What books do chief investment officers read to give them an edge?

Earlier in the year we asked Mark Delaney, chief investment officer of AustralianSuper, and Matt Whineray, chief investment officer of NZ Super, to recommend recent books that had changed the way they think about investing.

For good measure, Investment Magazine’s personal choice goes to Crisis and complexity, by Ross Barry, head of research and origination at First State Super.

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Antifragile: things that gain from disorder, by Nassim Nicholas Taleb

Matt Whineray describes Antifragile as a guide to what types of systems deal with volatility and what do not.

The book’s blurb says “Just as human bones get stronger when subjected to stress and tension … many things in life benefit from stress, disorder, volatility, and turmoil. What Taleb has identified and calls “antifragile” is that category of things that not only gain from chaos but need it in order to survive and flourish”.

Whineray says Taleb’s thinking is useful for working out the advantages NZ Super has over other investors when volatility hits markets, particularly as it is a much longer-term investor than most.

“Our liquidity at times is going to be worth a lot and the market is prepared to pay for it,” he says. “So how do you set up a bunch of strategies that take advantage of that, without trying to forecast where the market is going next week or next month?”

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The signal and the noise: the art and science of prediction, by Nate Silver

A recent influence on Delaney’s thinking has been this best-selling book by the New York Times political forecaster Nate Silver.

Delaney says that as much investing involves predicting the future, it was interesting to see how others, such as weather forecasters, did this.

The book’s blurb states: “From the financial crisis to ecological disasters, we routinely fail to foresee hugely significant events, often at great cost to society”.

Delaney notes Silver’s analysis helps focus the mind on single events that could lead to large financial crises, such as the sub-prime crisis. He was also struck by Silver’s observation about US weather forecasters having a wet-weather bias, i.e., they forecast wet weather more often than it occurs. Apparently, the weather forecasters felt it was not so much their job to accurately forecast the weather, but to get people to watch the weather channel.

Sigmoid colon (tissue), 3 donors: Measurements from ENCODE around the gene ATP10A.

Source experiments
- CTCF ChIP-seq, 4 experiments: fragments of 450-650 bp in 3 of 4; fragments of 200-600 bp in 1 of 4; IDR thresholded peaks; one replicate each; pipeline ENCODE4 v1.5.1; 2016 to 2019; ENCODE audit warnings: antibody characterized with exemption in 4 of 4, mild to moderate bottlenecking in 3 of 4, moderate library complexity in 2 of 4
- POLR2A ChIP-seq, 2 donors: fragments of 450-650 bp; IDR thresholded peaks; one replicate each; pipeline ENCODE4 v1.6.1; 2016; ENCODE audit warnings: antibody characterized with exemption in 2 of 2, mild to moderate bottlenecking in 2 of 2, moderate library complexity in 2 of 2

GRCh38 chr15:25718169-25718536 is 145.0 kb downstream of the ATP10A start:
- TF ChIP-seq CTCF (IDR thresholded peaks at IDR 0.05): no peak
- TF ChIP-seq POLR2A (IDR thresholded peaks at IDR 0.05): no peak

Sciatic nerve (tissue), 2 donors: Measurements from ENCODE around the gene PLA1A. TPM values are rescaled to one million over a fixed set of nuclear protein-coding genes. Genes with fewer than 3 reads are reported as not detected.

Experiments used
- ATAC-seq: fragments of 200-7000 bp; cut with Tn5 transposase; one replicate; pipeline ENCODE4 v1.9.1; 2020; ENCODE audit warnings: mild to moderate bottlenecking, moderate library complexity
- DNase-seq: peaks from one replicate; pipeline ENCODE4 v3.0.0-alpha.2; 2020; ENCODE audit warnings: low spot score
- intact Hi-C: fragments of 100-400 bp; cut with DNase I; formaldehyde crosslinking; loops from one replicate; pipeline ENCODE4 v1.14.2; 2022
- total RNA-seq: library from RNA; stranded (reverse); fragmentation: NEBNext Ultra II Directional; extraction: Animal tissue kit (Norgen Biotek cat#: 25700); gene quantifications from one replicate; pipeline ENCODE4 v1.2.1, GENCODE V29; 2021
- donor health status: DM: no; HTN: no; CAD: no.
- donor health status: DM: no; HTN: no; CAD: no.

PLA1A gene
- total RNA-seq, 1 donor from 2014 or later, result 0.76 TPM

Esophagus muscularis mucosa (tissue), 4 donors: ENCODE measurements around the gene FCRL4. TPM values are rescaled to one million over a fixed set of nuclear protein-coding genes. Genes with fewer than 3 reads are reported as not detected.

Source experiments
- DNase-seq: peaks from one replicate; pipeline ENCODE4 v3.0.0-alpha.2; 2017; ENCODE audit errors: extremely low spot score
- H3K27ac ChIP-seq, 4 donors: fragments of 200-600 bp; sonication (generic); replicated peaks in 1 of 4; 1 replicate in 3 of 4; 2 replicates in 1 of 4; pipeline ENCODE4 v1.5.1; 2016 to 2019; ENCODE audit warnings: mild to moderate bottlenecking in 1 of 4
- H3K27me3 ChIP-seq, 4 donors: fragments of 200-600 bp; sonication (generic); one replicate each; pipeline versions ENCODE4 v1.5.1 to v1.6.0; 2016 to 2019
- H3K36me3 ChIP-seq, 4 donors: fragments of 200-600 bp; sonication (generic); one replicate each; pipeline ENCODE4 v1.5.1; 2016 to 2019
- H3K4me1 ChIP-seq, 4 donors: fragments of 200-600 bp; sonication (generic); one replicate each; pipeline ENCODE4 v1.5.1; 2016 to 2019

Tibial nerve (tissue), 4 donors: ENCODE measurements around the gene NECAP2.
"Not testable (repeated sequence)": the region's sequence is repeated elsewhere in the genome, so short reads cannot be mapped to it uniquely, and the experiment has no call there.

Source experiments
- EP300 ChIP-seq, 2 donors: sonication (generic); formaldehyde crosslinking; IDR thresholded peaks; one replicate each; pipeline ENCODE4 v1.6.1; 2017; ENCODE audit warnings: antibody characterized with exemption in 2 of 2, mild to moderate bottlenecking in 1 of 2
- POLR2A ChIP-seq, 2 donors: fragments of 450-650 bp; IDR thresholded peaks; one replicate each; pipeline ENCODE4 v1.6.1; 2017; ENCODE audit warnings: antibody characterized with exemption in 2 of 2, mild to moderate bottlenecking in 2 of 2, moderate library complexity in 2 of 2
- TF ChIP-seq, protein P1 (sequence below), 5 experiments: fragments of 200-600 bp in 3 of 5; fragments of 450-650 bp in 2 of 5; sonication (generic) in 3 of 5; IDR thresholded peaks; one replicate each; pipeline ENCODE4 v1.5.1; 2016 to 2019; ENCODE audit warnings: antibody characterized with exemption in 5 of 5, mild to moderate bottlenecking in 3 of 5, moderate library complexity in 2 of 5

In another insight, the book says that the average of all leading economic forecasts gives a much more accurate forecast than any one individual forecaster.

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Crisis and complexity: an inquiry into the nature and causes of economic and financial crisis, by Ross Barry

Crisis and complexity explores a dozen economic and financial catastrophes since the Mississippi Bubble of 1720 and how each reset economic and finance theory.

Covering the events of 1929, 1987, 2000 and 2008 among others, Barry makes his thesis that these crashes show financial markets are complex adaptive systems, with a natural tendency towards instability.

Each crisis, says Barry, tends to puncture holes in the work of great financial theorists such as Markowitz, Keynes and Friedman.

He persuasively suggests investors naturally, but vainly, seek the same certainty about economics that Isaac Newton provided for physics. This desire for certainty, says Barry, is often the cause of many investors being lulled into stockmarket bubbles.

He criticises the capital asset pricing model, for presenting the world as made up of a set of rational agents acting independently, such that the whole market can be understood by deconstructing it into its constituent parts and studying each part in isolation. He says this ignores the “connectivity of agents” and leaves no room for the pattern of energy in markets.

He writes: “The financial industry typically gravitates en masse toward the most widely accepted, well-tested model de jour” and that only when these “prevailing fundamental laws fail catastrophically” are alternative models sought.

And he warns the next extreme financial crisis is not far away. He speculates that this could be a climate change-driven crisis, but he is most concerned at a breakdown of government finances in Europe and Japan possibly in 2016–17.

Rather than leave the reader hanging on this gloomy thought, Barry is optimistic for the concept of universal ownership, where the world’s largest sovereign wealth funds and pension funds take on a larger part of the functions performed by government and regulators. Such long-term investors, he posits, will have a better alignment with the public and world, than many of the reckless, greedy and short-term-thinking financial institutions he portrays in his history of major financial crises.